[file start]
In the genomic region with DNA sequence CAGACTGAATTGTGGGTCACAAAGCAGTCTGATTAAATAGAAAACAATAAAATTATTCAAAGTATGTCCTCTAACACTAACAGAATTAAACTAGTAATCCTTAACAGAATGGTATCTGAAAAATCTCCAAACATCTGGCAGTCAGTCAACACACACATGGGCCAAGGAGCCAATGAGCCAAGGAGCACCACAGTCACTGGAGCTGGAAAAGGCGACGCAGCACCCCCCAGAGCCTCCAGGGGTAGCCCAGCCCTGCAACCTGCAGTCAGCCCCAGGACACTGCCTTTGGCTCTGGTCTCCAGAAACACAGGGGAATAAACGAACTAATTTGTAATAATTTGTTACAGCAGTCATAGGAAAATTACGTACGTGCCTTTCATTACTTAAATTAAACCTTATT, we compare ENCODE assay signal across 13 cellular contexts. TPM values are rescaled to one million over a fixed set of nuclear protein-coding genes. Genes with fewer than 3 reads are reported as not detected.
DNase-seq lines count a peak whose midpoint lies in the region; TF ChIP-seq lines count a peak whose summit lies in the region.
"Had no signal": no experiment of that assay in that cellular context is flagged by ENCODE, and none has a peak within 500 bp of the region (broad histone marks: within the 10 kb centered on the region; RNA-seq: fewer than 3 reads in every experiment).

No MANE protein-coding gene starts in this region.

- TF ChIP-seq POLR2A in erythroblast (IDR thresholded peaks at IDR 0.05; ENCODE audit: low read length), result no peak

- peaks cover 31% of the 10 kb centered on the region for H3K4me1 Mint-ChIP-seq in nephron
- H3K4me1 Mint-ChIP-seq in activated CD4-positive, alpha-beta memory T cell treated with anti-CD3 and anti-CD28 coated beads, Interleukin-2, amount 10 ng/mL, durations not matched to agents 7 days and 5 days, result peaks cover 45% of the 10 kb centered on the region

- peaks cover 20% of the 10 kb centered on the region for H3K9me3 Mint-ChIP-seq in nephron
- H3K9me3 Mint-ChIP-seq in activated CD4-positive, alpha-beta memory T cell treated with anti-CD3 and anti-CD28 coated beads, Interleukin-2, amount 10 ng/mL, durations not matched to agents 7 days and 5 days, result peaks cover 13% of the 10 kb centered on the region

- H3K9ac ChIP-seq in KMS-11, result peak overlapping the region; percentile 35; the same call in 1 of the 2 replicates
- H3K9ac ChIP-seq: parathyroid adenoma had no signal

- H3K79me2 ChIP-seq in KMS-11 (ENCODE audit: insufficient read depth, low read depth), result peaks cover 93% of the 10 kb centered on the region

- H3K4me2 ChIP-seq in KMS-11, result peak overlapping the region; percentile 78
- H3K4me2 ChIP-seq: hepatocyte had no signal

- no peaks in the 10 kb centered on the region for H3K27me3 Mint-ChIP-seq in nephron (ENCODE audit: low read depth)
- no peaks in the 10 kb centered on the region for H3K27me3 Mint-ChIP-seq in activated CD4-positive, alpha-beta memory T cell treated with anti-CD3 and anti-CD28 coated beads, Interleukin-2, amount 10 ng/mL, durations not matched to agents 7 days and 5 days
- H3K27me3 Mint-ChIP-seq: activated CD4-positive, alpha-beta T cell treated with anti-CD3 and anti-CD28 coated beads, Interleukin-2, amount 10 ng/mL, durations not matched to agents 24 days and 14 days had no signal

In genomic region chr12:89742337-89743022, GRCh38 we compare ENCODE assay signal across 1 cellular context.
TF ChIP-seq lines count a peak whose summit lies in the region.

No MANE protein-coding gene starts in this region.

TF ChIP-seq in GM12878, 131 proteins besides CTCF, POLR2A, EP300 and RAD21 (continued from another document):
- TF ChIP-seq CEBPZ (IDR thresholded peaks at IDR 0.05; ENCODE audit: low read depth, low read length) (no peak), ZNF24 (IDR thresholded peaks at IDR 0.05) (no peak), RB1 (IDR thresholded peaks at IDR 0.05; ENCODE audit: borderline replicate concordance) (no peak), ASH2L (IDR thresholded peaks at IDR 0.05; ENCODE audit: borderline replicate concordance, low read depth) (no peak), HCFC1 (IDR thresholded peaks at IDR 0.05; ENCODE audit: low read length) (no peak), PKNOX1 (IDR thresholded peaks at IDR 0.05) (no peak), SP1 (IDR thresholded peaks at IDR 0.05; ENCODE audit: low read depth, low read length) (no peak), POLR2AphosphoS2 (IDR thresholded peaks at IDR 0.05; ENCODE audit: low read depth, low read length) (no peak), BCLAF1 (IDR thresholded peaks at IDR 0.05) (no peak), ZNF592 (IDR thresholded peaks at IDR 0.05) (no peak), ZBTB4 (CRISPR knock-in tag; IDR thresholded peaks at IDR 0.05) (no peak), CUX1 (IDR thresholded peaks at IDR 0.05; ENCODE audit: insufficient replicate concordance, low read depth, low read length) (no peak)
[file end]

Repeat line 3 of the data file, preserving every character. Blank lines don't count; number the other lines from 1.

"Had no signal": no experiment of that assay in that cellular context is flagged by ENCODE, and none has a peak within 500 bp of the region (broad histone marks: within the 10 kb centered on the region; RNA-seq: fewer than 3 reads in every experiment).